Toyota is probably in the best position as they have the resources to have some of both electric and gas. Most of the smaller companies like Chrysler, Nissan, Mazda don’t have the resources to develop electric in a major way, and so may find themselves in a better position when it hits the fan.

    I think the best we can hope for is a return to mostly 1990’s car tech, and maybe that is for the best overall.

  9. The Porsche Taycan and it’s Audi eTron brother are the only electric cars with a transmission, a two speed automatic, it gives better acceleration, higher top speed, keeps the electric motor rpm down for less wear at high speed.

  10. The Mk1, Mk2, Mk3, VW Golf or Jetta diesels were great, mechanical injection pump, no electronics, will run on cooking oil, 50% used engine oil, etc., will run with a dead battery, (have to push start). 250,000 miles engine life no problem, no tune ups, easy to wrench on, simple, cheap parts. I got 38 mpg city, 60 mpg highway, diesel cheaper then gas, standard transmission life 250,000 miles no problem. Some Mk4 diesels were lasting 400,000 miles. An old Mercedes diesel will last even longer, but it is a bigger heavier car, burns more fuel.

  11. ‘electric cars don’t have transmissions’ — eric

    What they do have is a gov-sponsored stock bubble, as investors bet on Tesla being the long-term winner of an all-electric regime.

    But the air is hissing out of the Tesla bubble this morning, with the stock down as much as 10 percent in early morning trading.

    At its high on Nov 4th, Tesla’s price-to-sales ratio nearly reached 30. GM’s P/S ratio, by comparison, is 0.65 (under one is considered cheap; over 10 astronomically high).

    What is wrong with this picture?

      • Hi Swamp,

        GM still makes a few good vehicles, such as the Tahoe/Suburban. The rest aren’t much – and won’t be around long, regardless. “All electric” means either GM survives as a “transportation as a service” provider – due to the unaffordability of EVs – or it shrivels and dies, like a slug someone sprinkled salt upon.

        Barra won’t care as she’ll be long gone – along with her tens of millions in salary.

  12. Anecdotally, most of the best drivers I know personally are proficient with a stick shift.

    However when I bought mine the salesman told me about a customer they had who managed to burn out the clutch completely in about 300 miles. So there are some (undoubtedly flat broke) dodos out there too.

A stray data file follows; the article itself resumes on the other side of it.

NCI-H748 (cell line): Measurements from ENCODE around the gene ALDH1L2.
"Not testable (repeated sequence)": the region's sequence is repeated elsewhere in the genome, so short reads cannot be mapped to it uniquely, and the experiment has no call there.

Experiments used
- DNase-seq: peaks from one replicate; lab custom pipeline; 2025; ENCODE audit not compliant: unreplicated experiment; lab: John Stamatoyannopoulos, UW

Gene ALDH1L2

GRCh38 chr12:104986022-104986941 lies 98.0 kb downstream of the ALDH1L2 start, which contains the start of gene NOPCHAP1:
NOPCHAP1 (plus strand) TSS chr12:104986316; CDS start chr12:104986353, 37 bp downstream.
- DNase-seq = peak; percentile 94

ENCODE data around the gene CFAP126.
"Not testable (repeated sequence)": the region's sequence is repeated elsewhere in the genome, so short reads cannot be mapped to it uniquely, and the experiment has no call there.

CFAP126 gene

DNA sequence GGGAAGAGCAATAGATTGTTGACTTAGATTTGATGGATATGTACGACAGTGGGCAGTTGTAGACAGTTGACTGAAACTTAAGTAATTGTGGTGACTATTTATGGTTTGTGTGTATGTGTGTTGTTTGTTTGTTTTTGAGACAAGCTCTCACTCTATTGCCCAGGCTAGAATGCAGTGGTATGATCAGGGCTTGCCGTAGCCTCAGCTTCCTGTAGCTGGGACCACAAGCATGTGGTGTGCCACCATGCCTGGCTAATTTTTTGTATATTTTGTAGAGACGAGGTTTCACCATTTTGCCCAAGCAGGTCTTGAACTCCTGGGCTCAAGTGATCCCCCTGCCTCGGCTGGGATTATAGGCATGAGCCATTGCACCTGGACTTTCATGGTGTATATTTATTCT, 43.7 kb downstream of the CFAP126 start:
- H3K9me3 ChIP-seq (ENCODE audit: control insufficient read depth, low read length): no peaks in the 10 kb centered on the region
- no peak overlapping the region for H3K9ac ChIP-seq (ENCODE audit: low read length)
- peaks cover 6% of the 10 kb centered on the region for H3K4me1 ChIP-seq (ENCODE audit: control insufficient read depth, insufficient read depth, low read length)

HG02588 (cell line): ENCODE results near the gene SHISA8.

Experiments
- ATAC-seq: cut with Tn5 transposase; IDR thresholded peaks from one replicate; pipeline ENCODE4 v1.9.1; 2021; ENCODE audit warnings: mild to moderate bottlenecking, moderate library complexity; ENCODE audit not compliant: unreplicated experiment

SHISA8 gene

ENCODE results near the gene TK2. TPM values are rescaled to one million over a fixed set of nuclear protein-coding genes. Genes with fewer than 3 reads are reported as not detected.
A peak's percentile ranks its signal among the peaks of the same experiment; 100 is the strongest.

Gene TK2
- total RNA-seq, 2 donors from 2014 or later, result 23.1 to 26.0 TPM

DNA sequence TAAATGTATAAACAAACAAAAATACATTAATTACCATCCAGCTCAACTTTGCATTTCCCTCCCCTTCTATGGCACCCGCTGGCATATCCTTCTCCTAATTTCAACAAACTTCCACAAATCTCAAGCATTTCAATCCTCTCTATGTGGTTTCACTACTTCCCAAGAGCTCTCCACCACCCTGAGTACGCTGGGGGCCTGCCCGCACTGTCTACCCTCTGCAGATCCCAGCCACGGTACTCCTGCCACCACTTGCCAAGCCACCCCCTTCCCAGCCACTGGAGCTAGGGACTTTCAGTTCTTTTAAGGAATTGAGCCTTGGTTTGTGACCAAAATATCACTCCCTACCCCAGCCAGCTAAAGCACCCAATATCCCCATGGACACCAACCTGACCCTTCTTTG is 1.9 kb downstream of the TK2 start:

13. Well, of course this betrays a very important point about the auto industry: in no way is it an actual “free market” any more. It’s part of the corporatist/neofascist/neosocialist state-controlled oligopoly. People WOULD drive stick shifts — not all of them, but a not insignificant percentage — if companies were allowed to build and market cars cheaply enough like Henry Ford did. A century ago, the auto industry was truly a free market. People decided to build cars, put their name on the trunk, and sell them — Ford, Nash, Hudson, Packard, Dodge. (You literally can’t do that today. The last guy who tried was John DeLorean forty years ago and he ended up getting indicted).

    Ford became the #1 auto seller in the country by selling cars cheap. He got the price of a Model T down from $800 to less than $300.

    If it were possible for an entrepreneur to sell a quality brand-new car or truck in 2022 for, let’s say, $9995 with a manual transmission, they would sell.

  14. I mostly miss a stick shift when towing my trailer. It’s so much easier on the old truck (and me) to shift by intuition than defer to the automatic –even with the tow/haul mode engaged.

  15. From the perspective of the manufacturer, sticks are problematic. Not only from the reasons given, but also because they’re more complex to manufacture. Or more correctly, assemble. The automatic “shifter” is actually just an encoder connected to the CANBUS. There’s no need for the big lever at all, it could easily be a simple push button or knob (as is the case in luxury vehicles). The shift lever in a manual is either going to come up from a hole in the floor or go through a somewhat complicated linkage that has to be fiddled into place on the assembly line. Either way everything has to line up or there will be problems, especially with today’s massive center consoles and tight tolerances.

    The new Apple laptops are a harbinger of what’s to come for all products. The M1 chip is very nearly a complete computer in of itself, integrating general processing, graphics, security and machine learning cores along with a unified RAM available to all the processors at the same time. One chip, reducing the component count by a very wide margin and therefore assembly cost. The increased performance is just a marketing benefit. GM has been pushing for electrics for decades just because they can manufacture one chassis and throw whatever body on top, but marketing can’t get past the charging problem. Now that Uncle is going to Build Back Better™ charging stations they can proceed with their new assembly lines.